The New York native thrives in two of the most difficult industries
Michelle “Miss Knockout” Bracey is an emcee and actress who has been featured on “Orange is the New Black,” “Basketball Wives,” and indie projects such as the short film, “A Woman’s Reflection.” You may also recognize Miss Knockout from commercials for Beats by Dre and Al Roker’s “Girl Starter” television show, in addition to NYC Rent Security billboards and subway ads all over the city. Her grind also translates to the music industry, and she considers the two paths equal passions. Known for her battle rap prowess, Miss Knockout now focuses on songwriting and the release of accompanying visuals to amplify her brand. In an exclusive interview with FM Hip Hop, this #FMFeline shared advice for other independent creatives, and her goals for 2018.
FM HIP HOP: What keeps you motivated?
MISS KNOCKOUT: My past. I grew up in Queens, New York, and went to a foster home when I was three [years old]. I was adopted by a family when I was 13, then I was pulled out of that house and put back into foster care by the time I was 16 because my mother who adopted me was an alcoholic. I have such a tumultuous past that I’m driven to find my purpose in life. Until I find my purpose in life, I’m fully motivated to get there.
FM: What do you think sets you apart from other actors?
MK: A lot of actors I talk to do a lot of background [acting], and they think that, “Oh, somebody’s going to pick me out of the crowd and give me a line.” I was always a worker. I always felt you had to go towards what you want, instead of somebody handing you something. Just as they can hand it to you, it can be taken away even quicker.
I’m in my fourth year studying with different acting teachers– Marc John Jeffries, Melba Moore, Jason Alexander, and the list goes on. It definitely sets me apart because I get more knowledge. I know how my headshots are supposed to look. I know it’s supposed to look like [a character actor]. That’s not what the average person is going to have. I have a different look, and a personality that [is unique].
FM: What are some of your favorite projects that you’ve been a part of?
MK: I worked with Anky Cyriaque, he’s a Haitian-American director. I was in a pilot called “The Wohs” with “Joel” from “Empire,” Marc John Jeffries, Joseph [Sikora] from “Power,” Taral Hicks from “A Bronx Tale,” and Yandy [Smith-Harris] from “Love & Hip Hop.” It’s kind of like “Empire” but with supernatural powers involved. It was such a great experience working on that because it was my first supporting role. I loved working with [Siracki]; he’s such a good director. He’s working on a new show called “The Lineup,” which is going to be on TIDAL. It has Jim Jones, Tahiry, and a lot of other people in it. I’m not going to reveal the plot, but it’s like “Money & Violence” but thinking about females now. I’m also on a web series called “New York Minute,” written by Illa Ghee.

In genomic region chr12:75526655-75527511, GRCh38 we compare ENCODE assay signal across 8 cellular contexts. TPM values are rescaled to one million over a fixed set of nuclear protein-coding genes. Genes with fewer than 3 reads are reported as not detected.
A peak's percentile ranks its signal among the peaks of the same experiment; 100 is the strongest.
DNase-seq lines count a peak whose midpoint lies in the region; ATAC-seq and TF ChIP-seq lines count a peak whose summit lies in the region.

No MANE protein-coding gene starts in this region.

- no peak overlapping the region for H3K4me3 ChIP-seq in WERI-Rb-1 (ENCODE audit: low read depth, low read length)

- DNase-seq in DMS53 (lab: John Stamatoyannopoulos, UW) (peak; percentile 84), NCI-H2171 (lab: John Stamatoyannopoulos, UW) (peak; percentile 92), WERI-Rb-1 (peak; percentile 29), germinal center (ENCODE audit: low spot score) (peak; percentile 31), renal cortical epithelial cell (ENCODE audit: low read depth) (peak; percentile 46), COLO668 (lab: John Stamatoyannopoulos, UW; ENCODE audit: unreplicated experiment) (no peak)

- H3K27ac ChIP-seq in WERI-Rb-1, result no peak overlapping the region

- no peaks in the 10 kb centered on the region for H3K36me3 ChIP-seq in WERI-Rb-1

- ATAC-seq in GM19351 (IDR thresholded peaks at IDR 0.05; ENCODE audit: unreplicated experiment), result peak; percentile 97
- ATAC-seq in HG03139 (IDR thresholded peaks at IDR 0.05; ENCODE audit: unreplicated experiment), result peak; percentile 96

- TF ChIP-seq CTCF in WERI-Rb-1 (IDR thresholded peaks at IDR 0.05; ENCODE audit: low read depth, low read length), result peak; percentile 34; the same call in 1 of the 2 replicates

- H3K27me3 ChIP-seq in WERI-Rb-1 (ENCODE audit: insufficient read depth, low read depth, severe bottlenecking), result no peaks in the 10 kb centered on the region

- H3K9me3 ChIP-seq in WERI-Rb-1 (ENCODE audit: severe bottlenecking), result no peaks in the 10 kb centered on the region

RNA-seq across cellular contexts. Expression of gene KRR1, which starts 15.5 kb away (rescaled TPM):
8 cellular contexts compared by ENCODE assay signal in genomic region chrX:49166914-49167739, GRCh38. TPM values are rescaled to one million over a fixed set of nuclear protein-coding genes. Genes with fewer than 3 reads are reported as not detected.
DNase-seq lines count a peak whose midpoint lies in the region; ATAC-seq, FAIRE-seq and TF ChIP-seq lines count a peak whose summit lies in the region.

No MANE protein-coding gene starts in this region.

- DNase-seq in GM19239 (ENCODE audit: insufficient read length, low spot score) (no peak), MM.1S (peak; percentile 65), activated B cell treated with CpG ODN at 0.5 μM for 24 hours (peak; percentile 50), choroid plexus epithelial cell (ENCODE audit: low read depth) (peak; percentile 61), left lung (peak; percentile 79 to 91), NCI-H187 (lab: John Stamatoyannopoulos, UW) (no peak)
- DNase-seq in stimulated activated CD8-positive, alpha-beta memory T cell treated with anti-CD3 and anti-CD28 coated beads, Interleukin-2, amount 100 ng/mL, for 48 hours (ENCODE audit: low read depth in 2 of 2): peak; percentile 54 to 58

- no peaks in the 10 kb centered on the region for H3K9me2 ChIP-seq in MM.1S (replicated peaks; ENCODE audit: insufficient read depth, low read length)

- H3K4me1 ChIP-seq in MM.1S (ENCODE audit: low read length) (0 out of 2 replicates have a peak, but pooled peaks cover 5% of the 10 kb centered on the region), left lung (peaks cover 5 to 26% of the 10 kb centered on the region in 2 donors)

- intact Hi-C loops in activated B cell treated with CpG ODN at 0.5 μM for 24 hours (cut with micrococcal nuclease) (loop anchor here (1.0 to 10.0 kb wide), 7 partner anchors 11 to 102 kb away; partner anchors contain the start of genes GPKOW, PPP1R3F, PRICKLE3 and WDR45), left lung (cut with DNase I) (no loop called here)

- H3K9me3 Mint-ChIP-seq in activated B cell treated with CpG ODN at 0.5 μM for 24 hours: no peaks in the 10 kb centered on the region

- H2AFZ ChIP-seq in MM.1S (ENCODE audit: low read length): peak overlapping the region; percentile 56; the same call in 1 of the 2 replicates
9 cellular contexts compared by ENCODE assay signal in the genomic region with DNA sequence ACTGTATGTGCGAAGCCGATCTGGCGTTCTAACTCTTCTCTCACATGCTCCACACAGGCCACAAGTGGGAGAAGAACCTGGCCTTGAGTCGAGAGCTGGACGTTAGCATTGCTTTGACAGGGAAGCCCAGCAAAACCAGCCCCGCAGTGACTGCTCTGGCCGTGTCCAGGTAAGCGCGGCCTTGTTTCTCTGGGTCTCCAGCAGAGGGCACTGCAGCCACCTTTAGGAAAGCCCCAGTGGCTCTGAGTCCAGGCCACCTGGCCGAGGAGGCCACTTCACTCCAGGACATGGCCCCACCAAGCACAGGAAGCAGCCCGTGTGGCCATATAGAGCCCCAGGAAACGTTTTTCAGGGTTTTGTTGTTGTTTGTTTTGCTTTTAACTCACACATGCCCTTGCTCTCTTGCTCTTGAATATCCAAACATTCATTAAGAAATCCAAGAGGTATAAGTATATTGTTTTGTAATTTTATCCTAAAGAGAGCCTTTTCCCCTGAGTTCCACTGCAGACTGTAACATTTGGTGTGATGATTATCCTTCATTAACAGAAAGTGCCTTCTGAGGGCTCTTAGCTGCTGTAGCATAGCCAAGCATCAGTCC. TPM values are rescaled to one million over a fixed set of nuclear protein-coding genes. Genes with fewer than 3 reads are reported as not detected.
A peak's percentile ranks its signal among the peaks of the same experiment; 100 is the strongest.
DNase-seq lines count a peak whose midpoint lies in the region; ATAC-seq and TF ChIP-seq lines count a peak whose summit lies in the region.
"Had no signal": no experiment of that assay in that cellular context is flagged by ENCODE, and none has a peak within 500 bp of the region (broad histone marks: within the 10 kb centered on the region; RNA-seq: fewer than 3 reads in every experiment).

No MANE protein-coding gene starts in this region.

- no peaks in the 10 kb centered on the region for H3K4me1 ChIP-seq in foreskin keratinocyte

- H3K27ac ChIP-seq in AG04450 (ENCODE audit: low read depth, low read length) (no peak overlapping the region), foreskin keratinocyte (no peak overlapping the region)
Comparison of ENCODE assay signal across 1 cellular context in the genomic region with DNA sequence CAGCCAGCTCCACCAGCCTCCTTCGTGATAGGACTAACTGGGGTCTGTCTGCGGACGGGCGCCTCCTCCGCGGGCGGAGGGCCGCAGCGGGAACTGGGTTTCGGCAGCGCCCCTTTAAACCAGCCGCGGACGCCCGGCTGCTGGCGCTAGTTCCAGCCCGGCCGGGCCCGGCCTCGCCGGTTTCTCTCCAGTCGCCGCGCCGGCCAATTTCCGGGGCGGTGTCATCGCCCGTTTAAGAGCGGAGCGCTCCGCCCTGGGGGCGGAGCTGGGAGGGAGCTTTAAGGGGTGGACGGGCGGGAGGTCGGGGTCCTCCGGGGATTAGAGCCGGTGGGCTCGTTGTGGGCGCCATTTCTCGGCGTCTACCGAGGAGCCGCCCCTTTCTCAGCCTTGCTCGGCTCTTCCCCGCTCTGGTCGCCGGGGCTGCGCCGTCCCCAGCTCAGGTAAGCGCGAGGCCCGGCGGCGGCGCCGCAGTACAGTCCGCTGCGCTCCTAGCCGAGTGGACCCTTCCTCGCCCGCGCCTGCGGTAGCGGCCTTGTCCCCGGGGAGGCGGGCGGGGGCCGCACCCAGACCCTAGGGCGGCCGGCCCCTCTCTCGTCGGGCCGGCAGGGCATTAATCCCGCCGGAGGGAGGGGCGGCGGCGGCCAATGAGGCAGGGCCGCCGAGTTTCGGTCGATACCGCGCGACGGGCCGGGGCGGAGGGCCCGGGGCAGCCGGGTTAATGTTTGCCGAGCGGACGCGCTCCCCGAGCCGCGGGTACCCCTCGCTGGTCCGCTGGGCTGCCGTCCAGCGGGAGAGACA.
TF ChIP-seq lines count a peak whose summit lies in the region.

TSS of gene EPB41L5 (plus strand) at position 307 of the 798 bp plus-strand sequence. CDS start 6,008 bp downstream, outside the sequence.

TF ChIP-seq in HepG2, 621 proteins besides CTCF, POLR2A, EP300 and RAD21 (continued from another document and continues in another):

FM: Is music your first love?
MK: Definitely. I started battling when I was 14-15 [years old]. Females really weren’t coming out battling; I was battling mostly guys. We also battled over a beat. Now, I watch battles and they just talk, which I don’t understand. To me it’s kind of cheating, because we had to rhyme over the beat, keep time, and we had to think off the top of our heads. Then I went into songwriting.
FM: What are you currently working on musically?
MK: I’m working on a mix CD now; I’m just about finished with it. I’m going to release that one and continue to work on the next one. I’m going to release them at least six months apart within the same year. I’m definitely doing more videos– “Drop the Bottom Out” is out now, “Cash Flow” is out now.
Next year, my goal is definitely to travel out of state more and do more shows. I feel like, when you’re in the city, you become stagnated a little bit. You need to mobilize yourself at some point to reach another level.
FM: Both acting and music are industries where working almost 24/7. What tips do you have for other people pursuing those careers?
MK: When you’re starting out, you don’t get a lot of help. People won’t jump on something until they see it’s lit, or they see the train rolling. Then everybody wants to gravitate towards it. But before that, the hard work, you have to put it in yourself. You basically have to become self-contained.
I learned editing programs. I go on YouTube– on YouTube you can learn anything. You can google anything. I try to pick up and learn stuff myself. I took my own headshots, I’ve filmed my own footage… if I didn’t have media, I created my own media to get to the next step. People ask me, “How do you get so much work? Do you have an agent?” I’m just starting to get with agents. Before that, I was booking my own stuff. And if I didn’t know the answer to something, then I would get on the internet and I would find out.
Watch Miss Knockout’s “Drop the Bottom Out”: